Sometimes it’s fascinating to be fed a lot of background information, sometimes it’s necessary, such as in a hard SF bit or a mystery. Too often its just a lot of information, or someone showing off their research. Personally, I never wanted to know how much character x could lift, or their exact height, or yadda yadda yadda. I think those kinds of exact details have hindered superhero comics, as has the need for “realism” in a genre where “realism” just doesn’t work and only leads to opened cans of worms and painters trapped within corners.

When I played D&D, my friends and I tossed some cumbersome rules out to let the game progress and not get bogged down in details that dragged play. I think the better writers, in general, lay the groundwork for their worlds and settings as things happen, and don’t hit you over the head with their notebook material. Lord of the Rings is a long book, like it or not, Tolkien has a lot of space to set things up. So many young writers toss maps and atlases and world histories at you as if you care about their characters and lands as much as they do. You have to earn that care, and explore the world with those characters.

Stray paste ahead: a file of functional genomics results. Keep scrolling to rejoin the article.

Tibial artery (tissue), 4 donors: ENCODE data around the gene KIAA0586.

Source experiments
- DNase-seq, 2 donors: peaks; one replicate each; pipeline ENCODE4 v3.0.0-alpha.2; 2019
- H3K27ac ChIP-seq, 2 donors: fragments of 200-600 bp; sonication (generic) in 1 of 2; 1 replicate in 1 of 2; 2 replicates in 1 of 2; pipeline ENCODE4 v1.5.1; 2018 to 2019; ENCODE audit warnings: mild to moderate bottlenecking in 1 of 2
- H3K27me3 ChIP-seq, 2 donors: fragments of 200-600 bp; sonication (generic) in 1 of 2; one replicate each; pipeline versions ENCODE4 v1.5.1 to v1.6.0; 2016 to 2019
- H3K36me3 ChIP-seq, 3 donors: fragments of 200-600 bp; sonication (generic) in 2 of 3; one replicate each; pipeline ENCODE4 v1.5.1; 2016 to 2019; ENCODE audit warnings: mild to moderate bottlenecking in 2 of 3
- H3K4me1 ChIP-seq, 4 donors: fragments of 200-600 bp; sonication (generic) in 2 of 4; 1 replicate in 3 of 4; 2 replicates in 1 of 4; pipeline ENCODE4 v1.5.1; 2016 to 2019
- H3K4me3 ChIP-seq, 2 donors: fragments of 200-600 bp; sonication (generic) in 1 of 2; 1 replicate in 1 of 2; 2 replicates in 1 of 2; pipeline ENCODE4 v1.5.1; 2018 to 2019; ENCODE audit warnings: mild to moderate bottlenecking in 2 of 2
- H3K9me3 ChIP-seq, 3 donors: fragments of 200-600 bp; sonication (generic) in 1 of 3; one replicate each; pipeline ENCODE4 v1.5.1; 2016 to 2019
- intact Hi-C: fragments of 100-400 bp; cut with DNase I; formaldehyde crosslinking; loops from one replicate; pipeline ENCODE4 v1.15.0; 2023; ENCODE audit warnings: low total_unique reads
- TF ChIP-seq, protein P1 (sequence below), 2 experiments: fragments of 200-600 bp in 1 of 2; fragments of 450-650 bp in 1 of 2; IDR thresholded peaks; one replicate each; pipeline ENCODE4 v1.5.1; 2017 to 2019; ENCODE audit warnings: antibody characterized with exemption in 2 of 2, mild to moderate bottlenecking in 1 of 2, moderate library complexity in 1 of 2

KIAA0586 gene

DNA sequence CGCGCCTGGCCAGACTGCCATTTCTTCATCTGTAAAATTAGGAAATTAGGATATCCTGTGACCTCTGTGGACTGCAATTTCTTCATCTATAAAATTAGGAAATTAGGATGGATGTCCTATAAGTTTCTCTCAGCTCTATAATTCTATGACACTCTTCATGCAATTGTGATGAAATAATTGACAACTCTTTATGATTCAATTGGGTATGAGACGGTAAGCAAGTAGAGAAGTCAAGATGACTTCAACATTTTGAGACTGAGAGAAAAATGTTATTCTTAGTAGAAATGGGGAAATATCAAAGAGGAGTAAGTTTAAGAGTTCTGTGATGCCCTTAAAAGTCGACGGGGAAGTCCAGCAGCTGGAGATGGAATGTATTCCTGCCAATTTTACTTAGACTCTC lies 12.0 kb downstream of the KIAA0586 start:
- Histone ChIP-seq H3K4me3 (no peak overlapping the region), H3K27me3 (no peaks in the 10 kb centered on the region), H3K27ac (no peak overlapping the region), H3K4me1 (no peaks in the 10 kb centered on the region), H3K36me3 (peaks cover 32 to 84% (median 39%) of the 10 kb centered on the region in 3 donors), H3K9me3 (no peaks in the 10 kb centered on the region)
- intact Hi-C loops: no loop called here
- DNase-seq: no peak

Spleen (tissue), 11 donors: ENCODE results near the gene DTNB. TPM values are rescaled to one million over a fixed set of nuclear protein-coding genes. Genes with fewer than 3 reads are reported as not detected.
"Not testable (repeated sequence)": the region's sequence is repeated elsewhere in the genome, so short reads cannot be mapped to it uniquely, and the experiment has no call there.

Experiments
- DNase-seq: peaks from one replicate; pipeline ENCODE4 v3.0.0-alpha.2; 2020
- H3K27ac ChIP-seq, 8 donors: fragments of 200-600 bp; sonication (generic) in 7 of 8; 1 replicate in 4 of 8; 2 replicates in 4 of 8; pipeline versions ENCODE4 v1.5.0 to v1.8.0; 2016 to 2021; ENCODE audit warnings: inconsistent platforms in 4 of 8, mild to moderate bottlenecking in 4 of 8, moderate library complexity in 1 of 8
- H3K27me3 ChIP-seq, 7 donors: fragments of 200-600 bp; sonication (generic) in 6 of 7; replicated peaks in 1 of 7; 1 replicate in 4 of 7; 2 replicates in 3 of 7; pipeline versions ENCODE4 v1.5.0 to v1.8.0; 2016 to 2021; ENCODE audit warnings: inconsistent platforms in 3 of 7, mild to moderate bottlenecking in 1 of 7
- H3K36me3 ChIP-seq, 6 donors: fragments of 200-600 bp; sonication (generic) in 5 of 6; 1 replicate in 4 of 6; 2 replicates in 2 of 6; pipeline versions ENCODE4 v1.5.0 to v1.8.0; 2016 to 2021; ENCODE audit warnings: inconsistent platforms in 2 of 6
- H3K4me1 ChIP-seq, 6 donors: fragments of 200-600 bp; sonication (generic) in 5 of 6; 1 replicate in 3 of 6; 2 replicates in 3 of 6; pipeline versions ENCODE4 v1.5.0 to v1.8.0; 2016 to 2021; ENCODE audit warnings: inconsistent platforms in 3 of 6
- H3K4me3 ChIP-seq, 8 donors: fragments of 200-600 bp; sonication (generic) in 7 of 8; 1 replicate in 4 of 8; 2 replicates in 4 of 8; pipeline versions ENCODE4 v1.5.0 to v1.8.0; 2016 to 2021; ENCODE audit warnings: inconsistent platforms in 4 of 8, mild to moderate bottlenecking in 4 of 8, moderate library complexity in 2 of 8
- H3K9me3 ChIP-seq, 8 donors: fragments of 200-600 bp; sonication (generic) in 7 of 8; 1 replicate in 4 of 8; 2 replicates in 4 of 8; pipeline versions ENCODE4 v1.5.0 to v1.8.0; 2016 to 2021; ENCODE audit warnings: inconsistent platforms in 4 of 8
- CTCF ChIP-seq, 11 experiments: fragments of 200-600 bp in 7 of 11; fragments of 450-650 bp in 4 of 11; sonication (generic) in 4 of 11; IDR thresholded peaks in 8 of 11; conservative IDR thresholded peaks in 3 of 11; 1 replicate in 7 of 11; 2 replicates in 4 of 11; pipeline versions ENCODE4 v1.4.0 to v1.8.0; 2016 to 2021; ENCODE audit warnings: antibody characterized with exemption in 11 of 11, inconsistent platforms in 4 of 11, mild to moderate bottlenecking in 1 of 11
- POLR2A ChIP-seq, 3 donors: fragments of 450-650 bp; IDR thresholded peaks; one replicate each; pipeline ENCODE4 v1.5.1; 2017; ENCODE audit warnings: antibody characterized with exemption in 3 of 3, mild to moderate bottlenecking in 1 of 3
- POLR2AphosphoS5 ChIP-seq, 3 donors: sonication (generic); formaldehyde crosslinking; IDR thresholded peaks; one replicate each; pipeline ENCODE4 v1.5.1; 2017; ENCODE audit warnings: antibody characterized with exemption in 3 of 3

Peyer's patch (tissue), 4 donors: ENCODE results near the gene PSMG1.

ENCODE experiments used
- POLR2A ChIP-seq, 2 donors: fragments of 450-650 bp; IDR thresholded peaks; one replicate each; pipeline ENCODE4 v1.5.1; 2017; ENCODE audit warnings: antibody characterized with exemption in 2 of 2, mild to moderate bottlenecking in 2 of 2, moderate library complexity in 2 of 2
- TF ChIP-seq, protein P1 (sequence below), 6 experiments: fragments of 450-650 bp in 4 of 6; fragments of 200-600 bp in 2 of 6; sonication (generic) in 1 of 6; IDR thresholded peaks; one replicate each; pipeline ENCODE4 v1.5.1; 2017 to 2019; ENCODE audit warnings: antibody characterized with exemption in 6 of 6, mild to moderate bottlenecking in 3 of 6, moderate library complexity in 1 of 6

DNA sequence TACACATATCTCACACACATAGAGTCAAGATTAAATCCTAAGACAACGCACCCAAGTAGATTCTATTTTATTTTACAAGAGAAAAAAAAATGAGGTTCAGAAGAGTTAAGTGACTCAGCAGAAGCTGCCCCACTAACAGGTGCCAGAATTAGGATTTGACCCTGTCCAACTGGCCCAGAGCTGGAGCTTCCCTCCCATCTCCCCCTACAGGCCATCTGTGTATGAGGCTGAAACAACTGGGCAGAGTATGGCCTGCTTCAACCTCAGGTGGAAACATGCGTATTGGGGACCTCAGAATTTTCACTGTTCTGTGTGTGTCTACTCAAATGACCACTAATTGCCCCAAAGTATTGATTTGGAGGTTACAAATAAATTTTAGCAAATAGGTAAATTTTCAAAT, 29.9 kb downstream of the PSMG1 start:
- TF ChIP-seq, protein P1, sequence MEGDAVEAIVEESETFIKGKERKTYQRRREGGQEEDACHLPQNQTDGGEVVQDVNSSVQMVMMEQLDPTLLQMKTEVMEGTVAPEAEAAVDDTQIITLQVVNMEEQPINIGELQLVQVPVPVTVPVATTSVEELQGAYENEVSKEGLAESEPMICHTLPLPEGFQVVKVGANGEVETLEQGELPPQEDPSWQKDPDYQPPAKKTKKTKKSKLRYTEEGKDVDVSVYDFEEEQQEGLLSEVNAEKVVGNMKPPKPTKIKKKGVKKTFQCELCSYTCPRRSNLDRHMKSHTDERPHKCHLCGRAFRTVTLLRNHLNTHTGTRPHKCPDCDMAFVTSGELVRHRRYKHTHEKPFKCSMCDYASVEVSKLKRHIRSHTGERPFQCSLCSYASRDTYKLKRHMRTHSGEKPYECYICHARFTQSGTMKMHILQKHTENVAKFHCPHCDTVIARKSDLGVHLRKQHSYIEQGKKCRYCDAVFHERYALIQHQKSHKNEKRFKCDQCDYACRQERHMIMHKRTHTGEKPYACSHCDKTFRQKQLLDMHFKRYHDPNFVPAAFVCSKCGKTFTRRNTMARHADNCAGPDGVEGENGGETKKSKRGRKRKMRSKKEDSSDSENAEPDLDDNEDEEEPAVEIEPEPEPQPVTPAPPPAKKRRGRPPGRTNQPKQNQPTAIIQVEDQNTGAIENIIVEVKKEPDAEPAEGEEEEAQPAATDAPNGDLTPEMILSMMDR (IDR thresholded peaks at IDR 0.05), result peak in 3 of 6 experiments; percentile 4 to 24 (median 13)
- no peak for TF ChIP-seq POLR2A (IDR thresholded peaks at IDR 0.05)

Generally speaking.

In my opinion.

May wants to hug Collins. Me? I want to hug Dorkin.

Steven R. Stahl

July 29, 2010 at 1:04 am

Also — Internal logic and consistency are not tossed out of the window just because you don’t want to explain the electric cars, or pinpoint how many tons Ben Grimm can lift, or what have you. It’s not an either-or.

That’s a straw man argument. Criticism of stories isn’t based on minor details like a hero’s numeric strength level, unless a supposedly climactic moment misrepresents the nature of his power.